If you want a good book on army life on the frontier, Eugene Ware's book is the one to read. He was an officer at Fort Kearney Nebraska during the Civil War. He's also a top-notch writer. The Indian War of 1864 is the somewhat mis-titled account of, well, just day-to-day life on the frontier. I love eye-witness accounts and this is one of the best out there. You learn stuff you've never heard before, such as how the Indians had a superstitious fear of telegraph wires after a group of them were hit by lightning while cutting some down and attempting to steal it. Just the parade of colorful characters that show up at the fort as they travel west (or back east) is almost unbelievable. Like characters from Mark Twain. If you have a Kindle, this book is free on Amazon. I recommend it without reservation.

     While I'm thinking about it, another good first-hand account is My 60 Years on the Plains. The author was a mountain man and Indian fighter. In those days, the Blackfeet were the main nemesis. Also, free, if I remember, on Kindle.


     I like to travel light, so not much survives a move. I've recently purged my entire paper book library. In this age of the e-book, who wants to lug around a thousand pounds of books wherever he goes? I had read all of my books already and I wasn't about to re-read them. I simply couldn't. It's such a quaint, archaic notion to open a book and read, isn't it? Difficult, too -- especially the big fat ones. I can't believe we ever did it.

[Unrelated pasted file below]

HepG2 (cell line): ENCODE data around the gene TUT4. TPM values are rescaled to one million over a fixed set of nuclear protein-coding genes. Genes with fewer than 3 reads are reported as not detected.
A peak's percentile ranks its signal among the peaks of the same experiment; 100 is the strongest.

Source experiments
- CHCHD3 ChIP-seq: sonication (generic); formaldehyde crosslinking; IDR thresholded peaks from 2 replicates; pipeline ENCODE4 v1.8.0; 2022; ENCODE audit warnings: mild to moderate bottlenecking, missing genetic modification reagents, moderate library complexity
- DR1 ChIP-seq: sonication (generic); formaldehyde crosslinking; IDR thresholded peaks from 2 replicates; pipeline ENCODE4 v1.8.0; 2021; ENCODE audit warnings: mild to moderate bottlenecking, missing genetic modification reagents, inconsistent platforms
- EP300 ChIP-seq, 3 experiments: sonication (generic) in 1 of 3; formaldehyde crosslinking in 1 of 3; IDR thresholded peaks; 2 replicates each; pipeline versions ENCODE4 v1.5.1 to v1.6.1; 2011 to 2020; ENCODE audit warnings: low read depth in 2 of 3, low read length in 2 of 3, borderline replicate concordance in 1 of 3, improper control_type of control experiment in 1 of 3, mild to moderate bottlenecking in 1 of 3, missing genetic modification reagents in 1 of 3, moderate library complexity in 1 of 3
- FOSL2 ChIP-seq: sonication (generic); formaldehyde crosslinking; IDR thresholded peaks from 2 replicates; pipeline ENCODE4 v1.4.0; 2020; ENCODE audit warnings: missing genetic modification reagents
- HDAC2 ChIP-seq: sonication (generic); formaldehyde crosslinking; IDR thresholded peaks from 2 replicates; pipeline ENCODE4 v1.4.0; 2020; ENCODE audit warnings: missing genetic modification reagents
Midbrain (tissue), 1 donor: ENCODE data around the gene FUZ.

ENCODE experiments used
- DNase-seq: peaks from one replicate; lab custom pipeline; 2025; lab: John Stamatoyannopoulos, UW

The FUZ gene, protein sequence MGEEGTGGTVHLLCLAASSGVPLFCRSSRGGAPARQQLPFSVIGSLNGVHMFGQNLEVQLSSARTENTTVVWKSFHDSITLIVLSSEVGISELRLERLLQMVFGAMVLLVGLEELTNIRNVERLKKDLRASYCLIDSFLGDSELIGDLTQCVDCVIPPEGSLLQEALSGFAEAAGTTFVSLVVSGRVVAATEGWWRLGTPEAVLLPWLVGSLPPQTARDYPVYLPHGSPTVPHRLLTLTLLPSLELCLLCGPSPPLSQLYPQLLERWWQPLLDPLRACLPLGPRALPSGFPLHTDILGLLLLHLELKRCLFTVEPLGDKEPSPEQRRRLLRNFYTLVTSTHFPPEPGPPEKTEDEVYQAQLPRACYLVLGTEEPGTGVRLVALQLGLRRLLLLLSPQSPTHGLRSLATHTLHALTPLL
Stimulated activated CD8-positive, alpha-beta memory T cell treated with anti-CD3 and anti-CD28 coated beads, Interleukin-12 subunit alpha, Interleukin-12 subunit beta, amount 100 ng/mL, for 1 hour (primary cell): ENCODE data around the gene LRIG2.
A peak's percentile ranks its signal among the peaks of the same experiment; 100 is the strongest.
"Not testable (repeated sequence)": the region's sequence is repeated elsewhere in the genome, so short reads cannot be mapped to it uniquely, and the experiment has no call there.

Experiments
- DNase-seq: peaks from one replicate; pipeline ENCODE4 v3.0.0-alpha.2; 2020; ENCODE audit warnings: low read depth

That's why it's so surprising that I still have in my possession two of my oldest books. Are they prize possessions? No, not really. They're just old and -- okay, I'll admit it -- I have a bit of soft spot for them.
     Hearken back with me now to Christmas eve, 1974. I loved these books when I got them and, okay, I love them still.

Sherlock has lost his dust jacket. I say! And Bram's is looking a little threadbare.
Maybe the only truly frightening horror story I've ever read.
The childish scrawl of a 14-year-old. Not much has changed -- except I type now.
"Left Munich at 8:35..." What a great way to start a journey!
These stories are now on my Kindle.
Who doesn't love Sherlock?
     It's a little sad, I guess, this passing of paper books. But seriously, my Kindle, weighing ounces, contains my entire former library weighing tons. They're easier to read and, for the kind of books I like, cheaper, too. Even in '74, these books cost $3.95 apiece. I replaced them both on my Kindle for $0.00.
     The book is dead. Long live the book!